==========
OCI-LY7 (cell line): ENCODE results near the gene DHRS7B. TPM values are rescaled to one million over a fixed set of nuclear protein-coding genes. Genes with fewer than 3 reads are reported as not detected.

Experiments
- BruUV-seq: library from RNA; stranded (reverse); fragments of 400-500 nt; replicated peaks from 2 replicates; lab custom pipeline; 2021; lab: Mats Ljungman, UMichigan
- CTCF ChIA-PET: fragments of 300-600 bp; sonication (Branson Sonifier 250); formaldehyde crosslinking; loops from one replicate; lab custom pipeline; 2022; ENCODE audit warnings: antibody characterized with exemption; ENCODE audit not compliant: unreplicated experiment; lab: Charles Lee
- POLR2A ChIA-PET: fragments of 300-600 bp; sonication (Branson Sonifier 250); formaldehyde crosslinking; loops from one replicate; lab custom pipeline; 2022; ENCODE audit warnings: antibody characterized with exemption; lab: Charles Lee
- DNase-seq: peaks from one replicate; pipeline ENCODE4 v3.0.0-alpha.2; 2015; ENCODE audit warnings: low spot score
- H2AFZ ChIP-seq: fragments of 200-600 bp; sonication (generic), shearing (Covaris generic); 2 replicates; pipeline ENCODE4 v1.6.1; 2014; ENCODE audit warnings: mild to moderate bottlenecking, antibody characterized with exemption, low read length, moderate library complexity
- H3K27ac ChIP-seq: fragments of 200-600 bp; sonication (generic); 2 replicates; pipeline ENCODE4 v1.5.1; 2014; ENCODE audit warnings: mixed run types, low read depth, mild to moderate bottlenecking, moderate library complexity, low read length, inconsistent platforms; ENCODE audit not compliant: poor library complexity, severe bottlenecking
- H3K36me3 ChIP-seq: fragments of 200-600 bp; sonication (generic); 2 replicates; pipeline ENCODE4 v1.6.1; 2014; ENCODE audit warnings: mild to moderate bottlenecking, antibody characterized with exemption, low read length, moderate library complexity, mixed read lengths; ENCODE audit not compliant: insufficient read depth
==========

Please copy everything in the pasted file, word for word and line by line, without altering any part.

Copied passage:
OCI-LY7 (cell line): ENCODE results near the gene DHRS7B. TPM values are rescaled to one million over a fixed set of nuclear protein-coding genes. Genes with fewer than 3 reads are reported as not detected.

Experiments
- BruUV-seq: library from RNA; stranded (reverse); fragments of 400-500 nt; replicated peaks from 2 replicates; lab custom pipeline; 2021; lab: Mats Ljungman, UMichigan
- CTCF ChIA-PET: fragments of 300-600 bp; sonication (Branson Sonifier 250); formaldehyde crosslinking; loops from one replicate; lab custom pipeline; 2022; ENCODE audit warnings: antibody characterized with exemption; ENCODE audit not compliant: unreplicated experiment; lab: Charles Lee
- POLR2A ChIA-PET: fragments of 300-600 bp; sonication (Branson Sonifier 250); formaldehyde crosslinking; loops from one replicate; lab custom pipeline; 2022; ENCODE audit warnings: antibody characterized with exemption; lab: Charles Lee
- DNase-seq: peaks from one replicate; pipeline ENCODE4 v3.0.0-alpha.2; 2015; ENCODE audit warnings: low spot score
- H2AFZ ChIP-seq: fragments of 200-600 bp; sonication (generic), shearing (Covaris generic); 2 replicates; pipeline ENCODE4 v1.6.1; 2014; ENCODE audit warnings: mild to moderate bottlenecking, antibody characterized with exemption, low read length, moderate library complexity
- H3K27ac ChIP-seq: fragments of 200-600 bp; sonication (generic); 2 replicates; pipeline ENCODE4 v1.5.1; 2014; ENCODE audit warnings: mixed run types, low read depth, mild to moderate bottlenecking, moderate library complexity, low read length, inconsistent platforms; ENCODE audit not compliant: poor library complexity, severe bottlenecking
- H3K36me3 ChIP-seq: fragments of 200-600 bp; sonication (generic); 2 replicates; pipeline ENCODE4 v1.6.1; 2014; ENCODE audit warnings: mild to moderate bottlenecking, antibody characterized with exemption, low read length, moderate library complexity, mixed read lengths; ENCODE audit not compliant: insufficient read depth